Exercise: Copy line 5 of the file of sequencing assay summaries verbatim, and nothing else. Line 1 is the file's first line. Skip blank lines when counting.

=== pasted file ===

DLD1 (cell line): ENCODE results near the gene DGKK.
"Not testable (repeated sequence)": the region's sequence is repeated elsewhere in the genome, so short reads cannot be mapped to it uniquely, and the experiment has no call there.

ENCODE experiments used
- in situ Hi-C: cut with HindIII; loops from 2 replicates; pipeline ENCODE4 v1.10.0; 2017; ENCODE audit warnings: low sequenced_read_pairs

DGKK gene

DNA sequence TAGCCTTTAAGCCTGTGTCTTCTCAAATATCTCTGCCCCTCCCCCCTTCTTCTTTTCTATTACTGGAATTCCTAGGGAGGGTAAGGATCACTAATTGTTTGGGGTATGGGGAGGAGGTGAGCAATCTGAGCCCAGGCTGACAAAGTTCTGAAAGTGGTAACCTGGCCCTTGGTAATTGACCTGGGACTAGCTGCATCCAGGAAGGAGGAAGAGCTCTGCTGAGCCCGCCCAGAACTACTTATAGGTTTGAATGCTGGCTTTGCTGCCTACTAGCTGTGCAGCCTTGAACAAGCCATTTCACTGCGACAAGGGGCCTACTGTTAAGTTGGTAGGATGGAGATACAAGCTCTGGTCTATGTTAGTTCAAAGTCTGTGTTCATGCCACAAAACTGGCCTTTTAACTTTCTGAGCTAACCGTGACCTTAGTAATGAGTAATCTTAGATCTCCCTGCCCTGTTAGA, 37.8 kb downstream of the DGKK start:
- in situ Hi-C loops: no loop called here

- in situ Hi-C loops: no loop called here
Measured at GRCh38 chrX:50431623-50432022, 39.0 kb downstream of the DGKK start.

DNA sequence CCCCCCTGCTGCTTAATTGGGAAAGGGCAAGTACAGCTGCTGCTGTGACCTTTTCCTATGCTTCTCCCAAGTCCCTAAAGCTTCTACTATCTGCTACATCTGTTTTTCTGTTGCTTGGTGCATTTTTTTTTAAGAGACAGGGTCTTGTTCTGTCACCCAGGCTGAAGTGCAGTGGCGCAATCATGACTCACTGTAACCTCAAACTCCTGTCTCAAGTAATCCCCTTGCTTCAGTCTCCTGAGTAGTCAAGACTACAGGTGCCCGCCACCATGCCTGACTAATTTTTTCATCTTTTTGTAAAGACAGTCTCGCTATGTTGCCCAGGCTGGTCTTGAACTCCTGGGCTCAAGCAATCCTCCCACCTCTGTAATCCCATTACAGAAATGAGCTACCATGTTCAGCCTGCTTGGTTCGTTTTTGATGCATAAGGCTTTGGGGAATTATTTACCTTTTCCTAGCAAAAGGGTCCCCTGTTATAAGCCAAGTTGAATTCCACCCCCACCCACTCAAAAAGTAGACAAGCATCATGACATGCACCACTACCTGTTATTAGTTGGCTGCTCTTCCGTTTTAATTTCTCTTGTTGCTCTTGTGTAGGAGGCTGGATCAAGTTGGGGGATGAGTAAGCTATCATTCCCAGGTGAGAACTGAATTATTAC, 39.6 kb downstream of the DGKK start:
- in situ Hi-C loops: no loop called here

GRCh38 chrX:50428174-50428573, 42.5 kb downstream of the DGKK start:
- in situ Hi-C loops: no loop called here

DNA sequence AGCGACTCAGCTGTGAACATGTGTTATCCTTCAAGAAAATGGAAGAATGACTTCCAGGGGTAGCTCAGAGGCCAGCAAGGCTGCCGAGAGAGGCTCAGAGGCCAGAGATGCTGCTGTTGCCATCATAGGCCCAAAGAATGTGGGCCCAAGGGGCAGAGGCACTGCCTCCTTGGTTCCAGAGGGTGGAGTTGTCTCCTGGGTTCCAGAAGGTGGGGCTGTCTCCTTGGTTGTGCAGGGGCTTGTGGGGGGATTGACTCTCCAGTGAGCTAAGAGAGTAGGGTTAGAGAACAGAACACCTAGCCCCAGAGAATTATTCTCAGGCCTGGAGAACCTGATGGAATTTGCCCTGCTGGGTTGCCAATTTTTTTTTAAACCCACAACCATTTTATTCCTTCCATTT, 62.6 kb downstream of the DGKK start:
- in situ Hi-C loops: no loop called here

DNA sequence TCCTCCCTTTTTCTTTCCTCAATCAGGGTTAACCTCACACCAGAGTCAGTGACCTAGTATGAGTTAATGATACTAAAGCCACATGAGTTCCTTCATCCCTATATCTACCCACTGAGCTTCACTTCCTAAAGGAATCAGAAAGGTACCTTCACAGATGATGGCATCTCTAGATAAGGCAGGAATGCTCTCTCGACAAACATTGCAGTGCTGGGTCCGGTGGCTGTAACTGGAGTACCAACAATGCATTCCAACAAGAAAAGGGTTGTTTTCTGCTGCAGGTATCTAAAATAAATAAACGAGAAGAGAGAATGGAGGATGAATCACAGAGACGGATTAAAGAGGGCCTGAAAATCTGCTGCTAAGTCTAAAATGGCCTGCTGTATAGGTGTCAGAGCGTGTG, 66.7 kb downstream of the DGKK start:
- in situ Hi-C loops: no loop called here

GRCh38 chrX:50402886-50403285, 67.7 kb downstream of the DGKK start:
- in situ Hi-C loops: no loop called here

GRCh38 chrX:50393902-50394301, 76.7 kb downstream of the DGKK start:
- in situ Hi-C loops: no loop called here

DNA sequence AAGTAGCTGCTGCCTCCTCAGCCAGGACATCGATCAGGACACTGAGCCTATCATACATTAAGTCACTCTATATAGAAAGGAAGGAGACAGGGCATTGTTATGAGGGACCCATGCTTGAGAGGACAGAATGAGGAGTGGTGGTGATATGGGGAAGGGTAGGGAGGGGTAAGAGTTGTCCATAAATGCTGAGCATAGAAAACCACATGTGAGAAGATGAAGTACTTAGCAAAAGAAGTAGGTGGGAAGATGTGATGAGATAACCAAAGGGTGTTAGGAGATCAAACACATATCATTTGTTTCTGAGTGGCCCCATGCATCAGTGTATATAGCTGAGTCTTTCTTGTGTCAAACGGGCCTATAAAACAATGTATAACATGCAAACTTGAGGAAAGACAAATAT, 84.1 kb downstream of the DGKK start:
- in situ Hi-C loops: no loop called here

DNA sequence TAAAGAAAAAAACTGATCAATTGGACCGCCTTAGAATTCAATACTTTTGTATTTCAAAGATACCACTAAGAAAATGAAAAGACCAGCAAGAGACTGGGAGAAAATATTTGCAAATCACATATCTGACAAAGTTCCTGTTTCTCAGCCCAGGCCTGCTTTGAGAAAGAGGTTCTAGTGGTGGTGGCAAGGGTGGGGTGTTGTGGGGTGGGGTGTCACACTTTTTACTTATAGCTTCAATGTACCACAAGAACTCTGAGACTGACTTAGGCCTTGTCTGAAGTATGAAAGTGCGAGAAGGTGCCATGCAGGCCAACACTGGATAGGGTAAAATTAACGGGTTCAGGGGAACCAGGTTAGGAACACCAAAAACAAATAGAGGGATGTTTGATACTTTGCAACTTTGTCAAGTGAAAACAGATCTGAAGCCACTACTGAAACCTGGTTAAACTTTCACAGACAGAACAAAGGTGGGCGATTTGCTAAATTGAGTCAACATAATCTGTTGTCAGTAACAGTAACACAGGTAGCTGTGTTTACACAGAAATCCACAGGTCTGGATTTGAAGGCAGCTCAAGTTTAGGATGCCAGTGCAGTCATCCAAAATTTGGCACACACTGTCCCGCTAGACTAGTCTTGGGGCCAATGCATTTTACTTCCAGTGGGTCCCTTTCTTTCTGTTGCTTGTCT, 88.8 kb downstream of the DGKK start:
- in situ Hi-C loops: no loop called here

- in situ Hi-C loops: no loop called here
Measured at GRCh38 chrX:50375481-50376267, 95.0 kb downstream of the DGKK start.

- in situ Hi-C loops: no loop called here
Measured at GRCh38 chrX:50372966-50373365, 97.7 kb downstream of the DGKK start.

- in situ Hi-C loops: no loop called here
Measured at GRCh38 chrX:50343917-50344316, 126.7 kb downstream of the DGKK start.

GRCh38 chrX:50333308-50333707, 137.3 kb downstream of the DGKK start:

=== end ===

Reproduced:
DGKK gene